(5) Turn right here to head down past Pen-y-beili Farm and Llwyn-yr-êos Farm to get close to the Afon Crawnon near a waterfall. The path bears left heading for a small wood to find a footbridge over the Monmouthshire and Brecon Canal. Turn left along the towpath, under the road and follow the canal for a few miles past locks and over footbridges along the Usk Valley Walk. Before reaching Llanddetty Hall the path reaches a bridge over the canal (still on the Usk Valley Walk) at the edge of a pine forest. A track leads right to the main B4558 road and a small church but the route crosses the canal and heads north-west then west to meet a minor road at a cattle-grid. A sign-post clearly indicates the route going left across the fields down to another track crossing. Bear left over a stream then down to the right and into the woods before cutting back on the right to cross the stream again and come out of the woods to see the Talybont Reservoir Dam down to the left. Head straight for YHA Brecon Beacons Danywenallt crossing over the disused railway.(A)
D : mi 0 - alt. 1007ft - YHA Brecon Beacons (formerly YHA Llwyn-y-celyn)
1 : mi 1.66 - alt. 1457ft - Storey Arms Centre (Canolfan y Bannau)
2 : mi 3.75 - alt. 2779ft - Corn Du
3 : mi 5.64 - alt. 1978ft - Bwlch ar y Fan
4 : mi 7.58 - alt. 2218ft - Blaen Caerfanell Waterfall
5 : mi 14.71 - alt. 771ft - Pen-y-bailey
A : mi 18.32 - alt. 581ft - YHA Brecon Beacons Danywenallt
The route is pretty exposed on the tops and waterproofs are highly recommended as the weather can change quickly. Water bottles can be filled along the way as there are plenty of streams. If you need food before getting to the YHA then you'll have to go into Llangynidr.
Visorando and this author cannot be held responsible in the case of accidents or problems occuring on this walk.
Some of the finest views can be had along the route but that will depend on the weather. Take time to enjoy the different landscapes and once past Pen y Fan there should be less people to trouble you and the rest of the species around the area.
A circular hike which allows easy access to Pen y Fan (886 m); the highest peak in the Brecon Beacons and South Wales. A walk through stunning landscapes, surrounded by sheep.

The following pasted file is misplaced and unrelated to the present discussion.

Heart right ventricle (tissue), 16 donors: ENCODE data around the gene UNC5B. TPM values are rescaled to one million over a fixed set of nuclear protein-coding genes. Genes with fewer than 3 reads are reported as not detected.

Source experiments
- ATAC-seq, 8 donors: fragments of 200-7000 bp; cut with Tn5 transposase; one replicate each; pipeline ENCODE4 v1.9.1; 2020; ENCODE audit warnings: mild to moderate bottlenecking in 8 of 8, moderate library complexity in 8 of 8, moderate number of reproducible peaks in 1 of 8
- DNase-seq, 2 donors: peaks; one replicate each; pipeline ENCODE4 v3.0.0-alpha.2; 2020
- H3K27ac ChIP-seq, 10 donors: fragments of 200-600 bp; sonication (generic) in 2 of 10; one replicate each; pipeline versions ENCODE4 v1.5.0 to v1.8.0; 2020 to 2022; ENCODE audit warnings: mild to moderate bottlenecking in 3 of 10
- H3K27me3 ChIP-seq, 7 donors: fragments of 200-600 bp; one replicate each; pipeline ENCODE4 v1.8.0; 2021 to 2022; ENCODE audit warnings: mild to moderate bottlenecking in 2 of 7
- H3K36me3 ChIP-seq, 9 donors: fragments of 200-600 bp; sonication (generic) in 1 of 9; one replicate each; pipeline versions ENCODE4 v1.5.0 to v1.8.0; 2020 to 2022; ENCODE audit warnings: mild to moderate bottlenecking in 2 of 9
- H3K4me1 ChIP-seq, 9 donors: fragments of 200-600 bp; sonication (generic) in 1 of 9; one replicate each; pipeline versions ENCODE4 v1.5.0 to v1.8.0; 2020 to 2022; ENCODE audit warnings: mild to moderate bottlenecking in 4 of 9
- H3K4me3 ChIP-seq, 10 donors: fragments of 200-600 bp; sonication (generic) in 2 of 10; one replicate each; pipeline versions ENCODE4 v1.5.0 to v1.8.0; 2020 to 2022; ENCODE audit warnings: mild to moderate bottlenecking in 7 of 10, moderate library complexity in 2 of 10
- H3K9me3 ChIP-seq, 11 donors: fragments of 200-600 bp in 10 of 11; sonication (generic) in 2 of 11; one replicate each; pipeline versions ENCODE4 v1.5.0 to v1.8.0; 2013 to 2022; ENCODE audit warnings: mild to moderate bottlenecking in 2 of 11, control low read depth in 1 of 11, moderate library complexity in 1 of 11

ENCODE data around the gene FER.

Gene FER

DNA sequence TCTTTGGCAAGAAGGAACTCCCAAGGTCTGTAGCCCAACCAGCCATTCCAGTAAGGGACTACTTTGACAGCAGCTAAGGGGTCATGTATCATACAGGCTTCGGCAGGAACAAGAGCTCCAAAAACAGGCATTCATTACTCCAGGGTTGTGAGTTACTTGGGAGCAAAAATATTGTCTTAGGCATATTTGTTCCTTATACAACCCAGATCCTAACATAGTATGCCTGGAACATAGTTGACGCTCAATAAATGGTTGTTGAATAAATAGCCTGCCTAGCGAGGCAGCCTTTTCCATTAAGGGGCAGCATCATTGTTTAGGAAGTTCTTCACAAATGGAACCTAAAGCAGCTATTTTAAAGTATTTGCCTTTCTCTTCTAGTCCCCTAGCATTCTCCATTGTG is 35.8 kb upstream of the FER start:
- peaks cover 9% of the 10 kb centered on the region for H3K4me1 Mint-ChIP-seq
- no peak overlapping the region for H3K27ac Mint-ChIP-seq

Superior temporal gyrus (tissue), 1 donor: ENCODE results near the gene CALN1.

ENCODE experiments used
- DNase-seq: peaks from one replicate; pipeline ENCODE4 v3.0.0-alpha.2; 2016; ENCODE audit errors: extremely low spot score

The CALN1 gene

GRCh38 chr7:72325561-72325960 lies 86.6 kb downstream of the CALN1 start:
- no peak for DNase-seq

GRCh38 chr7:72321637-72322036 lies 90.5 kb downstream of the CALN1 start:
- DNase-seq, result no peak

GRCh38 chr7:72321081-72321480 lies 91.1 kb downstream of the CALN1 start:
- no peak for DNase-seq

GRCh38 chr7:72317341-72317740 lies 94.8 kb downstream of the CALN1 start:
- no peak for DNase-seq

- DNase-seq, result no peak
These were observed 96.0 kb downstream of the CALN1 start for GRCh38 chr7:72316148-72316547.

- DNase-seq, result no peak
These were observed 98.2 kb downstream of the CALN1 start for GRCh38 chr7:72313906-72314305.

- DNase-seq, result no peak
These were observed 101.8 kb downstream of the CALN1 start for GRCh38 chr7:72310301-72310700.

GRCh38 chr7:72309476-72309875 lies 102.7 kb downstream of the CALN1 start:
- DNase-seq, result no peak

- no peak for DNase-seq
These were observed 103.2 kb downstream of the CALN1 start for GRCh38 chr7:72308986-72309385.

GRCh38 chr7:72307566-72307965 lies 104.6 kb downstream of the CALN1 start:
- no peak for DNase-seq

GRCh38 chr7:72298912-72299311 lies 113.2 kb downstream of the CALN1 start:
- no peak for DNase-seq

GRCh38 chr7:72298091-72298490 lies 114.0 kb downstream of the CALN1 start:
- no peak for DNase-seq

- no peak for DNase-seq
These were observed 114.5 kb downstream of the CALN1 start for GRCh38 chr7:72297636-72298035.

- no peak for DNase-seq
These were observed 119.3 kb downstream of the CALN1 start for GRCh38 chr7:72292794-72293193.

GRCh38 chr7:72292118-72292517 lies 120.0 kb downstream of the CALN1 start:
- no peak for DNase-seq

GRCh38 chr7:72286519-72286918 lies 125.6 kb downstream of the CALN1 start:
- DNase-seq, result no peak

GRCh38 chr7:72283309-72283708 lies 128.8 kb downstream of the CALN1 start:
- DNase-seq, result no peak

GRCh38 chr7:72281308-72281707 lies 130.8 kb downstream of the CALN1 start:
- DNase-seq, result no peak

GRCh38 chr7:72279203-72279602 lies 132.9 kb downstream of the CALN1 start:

Very busy intinerary in high season.
This Powys walk starts from Cwmgwdi and visits Corn Du passing the monument to the Lost Lad before continuing to Pen y Fan, the highest point in the Brecon Beacons National Park. Continuing, the walk then visits the summits of Cribyn and Fan y Big before returning to the start along the western side of Cwm Cynwyn.
This trail leads you to Sgwd-yr-Eira, Sgwd y Pannwr, Sgwd Isaf Clun-Gwyn and Sgwd Clun-Gwyn.
The route goes from YHA to YHA but essentially follows the Brecon Beacons Way going west-to-east. This section goes through a Site of Special Scientific Interest as it passes Llangorse Lake (Lyn Syfaddan). Formed in the Ice Age, it is one of the few naturally eutrophic lakes in Wales and is of national if not international importance.
We're now well into the Brecon Beacons Way and this route begins with a walk through the Ogof Ffynnon Ddu National Nature Reserve, designated to protect its limestone pavements, associated flora and caves beneath. Then it heads north to climb up to Fan Llia and follow the crags over to Storey Arms. It then takes the Taff Trail to YHA Brecon Beacons.
This is a brilliant linear trail in the Brecon Beacons National Park, incorporating many good viewpoints and one extra-special one. It begins in Carmarthenshire near the village of Llandeusant and ends in Powys in the Glyntawe valley, crossing a mountain ridge that beats Pen-y-Fan in my view, but because it's less accessible is less well-known.
The route leaves Llanddeusant and heads into the Black Mountains on the third leg of the Brecon Beacons Way. It's generally a walk south along ridges and mountain tops to finally drop down to the Craig-y-nos Country Park on the Afon Tawe river.